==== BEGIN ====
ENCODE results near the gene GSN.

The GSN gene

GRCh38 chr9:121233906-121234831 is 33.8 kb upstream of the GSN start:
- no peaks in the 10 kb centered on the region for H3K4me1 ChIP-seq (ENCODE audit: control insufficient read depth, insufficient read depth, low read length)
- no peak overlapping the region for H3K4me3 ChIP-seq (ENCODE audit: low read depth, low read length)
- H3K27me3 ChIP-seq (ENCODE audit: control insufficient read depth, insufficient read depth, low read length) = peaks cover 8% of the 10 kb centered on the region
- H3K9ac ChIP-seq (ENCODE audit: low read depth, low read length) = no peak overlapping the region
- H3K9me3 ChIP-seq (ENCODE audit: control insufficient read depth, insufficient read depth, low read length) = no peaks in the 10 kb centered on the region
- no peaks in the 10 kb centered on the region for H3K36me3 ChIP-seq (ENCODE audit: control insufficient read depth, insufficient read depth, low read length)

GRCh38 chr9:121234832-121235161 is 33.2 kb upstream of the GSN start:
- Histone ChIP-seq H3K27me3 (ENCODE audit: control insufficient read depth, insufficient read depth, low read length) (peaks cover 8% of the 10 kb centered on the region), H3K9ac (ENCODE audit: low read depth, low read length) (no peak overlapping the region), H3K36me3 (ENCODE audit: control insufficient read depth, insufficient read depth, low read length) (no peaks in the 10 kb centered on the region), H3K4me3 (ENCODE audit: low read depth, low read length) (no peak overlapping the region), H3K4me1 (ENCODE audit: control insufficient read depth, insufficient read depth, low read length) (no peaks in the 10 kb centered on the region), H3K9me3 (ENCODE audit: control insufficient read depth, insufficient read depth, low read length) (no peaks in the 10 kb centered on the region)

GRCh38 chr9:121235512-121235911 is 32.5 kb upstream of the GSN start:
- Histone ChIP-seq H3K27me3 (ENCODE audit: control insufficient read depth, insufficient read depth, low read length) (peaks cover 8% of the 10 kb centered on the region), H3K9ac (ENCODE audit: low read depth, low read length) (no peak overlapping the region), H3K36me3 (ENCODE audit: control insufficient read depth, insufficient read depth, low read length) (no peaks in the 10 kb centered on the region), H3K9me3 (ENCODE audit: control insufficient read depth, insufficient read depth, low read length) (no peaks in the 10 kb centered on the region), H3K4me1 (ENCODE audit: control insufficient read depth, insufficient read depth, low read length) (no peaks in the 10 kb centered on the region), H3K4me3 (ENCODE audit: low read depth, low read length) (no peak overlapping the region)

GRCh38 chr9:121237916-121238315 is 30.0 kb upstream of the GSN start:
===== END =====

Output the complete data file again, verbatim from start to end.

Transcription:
ENCODE results near the gene GSN.

The GSN gene

GRCh38 chr9:121233906-121234831 is 33.8 kb upstream of the GSN start:
- no peaks in the 10 kb centered on the region for H3K4me1 ChIP-seq (ENCODE audit: control insufficient read depth, insufficient read depth, low read length)
- no peak overlapping the region for H3K4me3 ChIP-seq (ENCODE audit: low read depth, low read length)
- H3K27me3 ChIP-seq (ENCODE audit: control insufficient read depth, insufficient read depth, low read length) = peaks cover 8% of the 10 kb centered on the region
- H3K9ac ChIP-seq (ENCODE audit: low read depth, low read length) = no peak overlapping the region
- H3K9me3 ChIP-seq (ENCODE audit: control insufficient read depth, insufficient read depth, low read length) = no peaks in the 10 kb centered on the region
- no peaks in the 10 kb centered on the region for H3K36me3 ChIP-seq (ENCODE audit: control insufficient read depth, insufficient read depth, low read length)

GRCh38 chr9:121234832-121235161 is 33.2 kb upstream of the GSN start:
- Histone ChIP-seq H3K27me3 (ENCODE audit: control insufficient read depth, insufficient read depth, low read length) (peaks cover 8% of the 10 kb centered on the region), H3K9ac (ENCODE audit: low read depth, low read length) (no peak overlapping the region), H3K36me3 (ENCODE audit: control insufficient read depth, insufficient read depth, low read length) (no peaks in the 10 kb centered on the region), H3K4me3 (ENCODE audit: low read depth, low read length) (no peak overlapping the region), H3K4me1 (ENCODE audit: control insufficient read depth, insufficient read depth, low read length) (no peaks in the 10 kb centered on the region), H3K9me3 (ENCODE audit: control insufficient read depth, insufficient read depth, low read length) (no peaks in the 10 kb centered on the region)

GRCh38 chr9:121235512-121235911 is 32.5 kb upstream of the GSN start:
- Histone ChIP-seq H3K27me3 (ENCODE audit: control insufficient read depth, insufficient read depth, low read length) (peaks cover 8% of the 10 kb centered on the region), H3K9ac (ENCODE audit: low read depth, low read length) (no peak overlapping the region), H3K36me3 (ENCODE audit: control insufficient read depth, insufficient read depth, low read length) (no peaks in the 10 kb centered on the region), H3K9me3 (ENCODE audit: control insufficient read depth, insufficient read depth, low read length) (no peaks in the 10 kb centered on the region), H3K4me1 (ENCODE audit: control insufficient read depth, insufficient read depth, low read length) (no peaks in the 10 kb centered on the region), H3K4me3 (ENCODE audit: low read depth, low read length) (no peak overlapping the region)

GRCh38 chr9:121237916-121238315 is 30.0 kb upstream of the GSN start: